Health Library

Ventilatory Support

Ventilatory Support − Mechanical Ventilation

Mechanical ventilation or ventilatory support means the patient is on a machine that helps them breathe. A tube is put in through their nose or mouth into the trachea (windpipe). It is attached to a ventilator.

The ventilator is a machine that can give a breath to a patient who may have trouble breathing or is not able to breathe. The number of breaths and the amount of volume or pressure given at each breath are set by the Cardiac Intensive Care Unit (CICU) team.

Reasons for Mechanical Ventilation

Often patients need to be on a breathing machine either before, during or after a heart operation or a procedure, such as a cardiac catheterization.

Patients need mechanical ventilation at these times because they are given anesthesia or sedation that can suppress their own drive to breathe. Often it is needed to control breathing so the heart can rest. Sometimes, patients will be able to come off the ventilator before leaving the operating room. After surgery, most babies arrive in the CICU on the ventilator. How long a patient stays on the ventilator depends on how severe the cardiac defect is and the type of surgery done.

Description of Mechanical Ventilation

Does it hurt?

Patients receive sedation while they are on the ventilator. This helps with their comfort and helps them stay somewhat still in bed.

Sometimes patients will need arm or leg restraints. This prevents them from pulling out any tubes or intravenous catheters. This also prevents damage to their airway while the breathing tube is in place.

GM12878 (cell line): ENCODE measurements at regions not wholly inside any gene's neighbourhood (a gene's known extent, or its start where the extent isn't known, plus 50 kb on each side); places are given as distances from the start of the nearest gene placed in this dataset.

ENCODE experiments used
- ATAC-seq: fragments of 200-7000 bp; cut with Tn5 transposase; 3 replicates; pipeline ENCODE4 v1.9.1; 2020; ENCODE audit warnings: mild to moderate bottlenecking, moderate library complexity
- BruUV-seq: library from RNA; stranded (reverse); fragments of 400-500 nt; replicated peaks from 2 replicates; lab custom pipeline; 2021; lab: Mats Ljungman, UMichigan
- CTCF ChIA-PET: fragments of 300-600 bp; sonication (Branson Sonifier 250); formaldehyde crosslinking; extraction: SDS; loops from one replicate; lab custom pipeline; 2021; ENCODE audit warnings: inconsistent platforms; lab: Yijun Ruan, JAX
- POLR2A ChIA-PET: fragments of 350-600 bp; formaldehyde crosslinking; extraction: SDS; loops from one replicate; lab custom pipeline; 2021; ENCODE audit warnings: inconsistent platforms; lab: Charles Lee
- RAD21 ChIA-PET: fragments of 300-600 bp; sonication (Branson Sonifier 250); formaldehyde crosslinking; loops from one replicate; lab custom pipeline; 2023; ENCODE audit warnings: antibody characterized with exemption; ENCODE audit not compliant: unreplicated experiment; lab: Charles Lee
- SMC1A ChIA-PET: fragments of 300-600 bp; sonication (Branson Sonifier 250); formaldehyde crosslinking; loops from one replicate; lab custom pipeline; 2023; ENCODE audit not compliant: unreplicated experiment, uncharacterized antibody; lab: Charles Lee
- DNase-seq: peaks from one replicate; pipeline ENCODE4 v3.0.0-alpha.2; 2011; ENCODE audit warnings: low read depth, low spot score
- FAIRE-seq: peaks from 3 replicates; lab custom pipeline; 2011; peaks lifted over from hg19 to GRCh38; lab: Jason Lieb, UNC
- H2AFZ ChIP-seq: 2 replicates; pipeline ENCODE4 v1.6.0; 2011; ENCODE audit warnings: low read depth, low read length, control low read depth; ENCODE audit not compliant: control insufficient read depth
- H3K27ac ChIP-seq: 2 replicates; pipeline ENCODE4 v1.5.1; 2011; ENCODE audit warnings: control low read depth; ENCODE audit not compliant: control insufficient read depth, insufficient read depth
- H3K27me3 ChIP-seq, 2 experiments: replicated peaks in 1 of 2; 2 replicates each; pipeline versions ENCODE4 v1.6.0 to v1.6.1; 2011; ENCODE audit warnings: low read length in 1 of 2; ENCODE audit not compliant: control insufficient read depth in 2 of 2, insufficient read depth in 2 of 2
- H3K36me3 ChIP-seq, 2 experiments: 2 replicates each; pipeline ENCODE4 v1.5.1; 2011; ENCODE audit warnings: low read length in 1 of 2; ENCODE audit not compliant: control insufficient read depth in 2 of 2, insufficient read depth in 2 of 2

This is needed because they may not be able to breathe on their own yet if they pull the breathing tube out.


If the patient is doing well after surgery, the care team may decide to extubate (pull the breathing tube out).

When it is time to take the patient off the breathing machine, settings on the ventilator are turned down. This allows them to breathe more on their own.

When they are awake enough, the breathing tube is removed and the ventilator is turned off.

After the patient is off of the breathing machine, they may need to wear oxygen for a little while. The oxygen is given through a nasal cannula (two-pronged plastic tubing) that fits into the nose.

In some cases, other treatments such as chest physiotherapy (CPT) or breathing treatments are needed.

Who operates the controls on the ventilators or performs other respiratory treatments?

Respiratory therapists are professional, trained staff who work with all aspects of respiratory care. Cincinnati Children's CICU has 13. They staff the unit 24 hours a day, seven days a week.

Respiratory therapists work with many types of patients with varied needs.

If you need to contact someone in respiratory care for the CICU, call Angela Saunders at 513-305-8776.

Contact Us

Contact Cincinnati Children's Heart Institute

Last Updated 09/2018

Locations Close to Home

Learn more about visiting Cincinnati Children's.

The Heart Institute has more than 20 outpatient heart locations in Ohio, Kentucky and Indiana.

Find a Location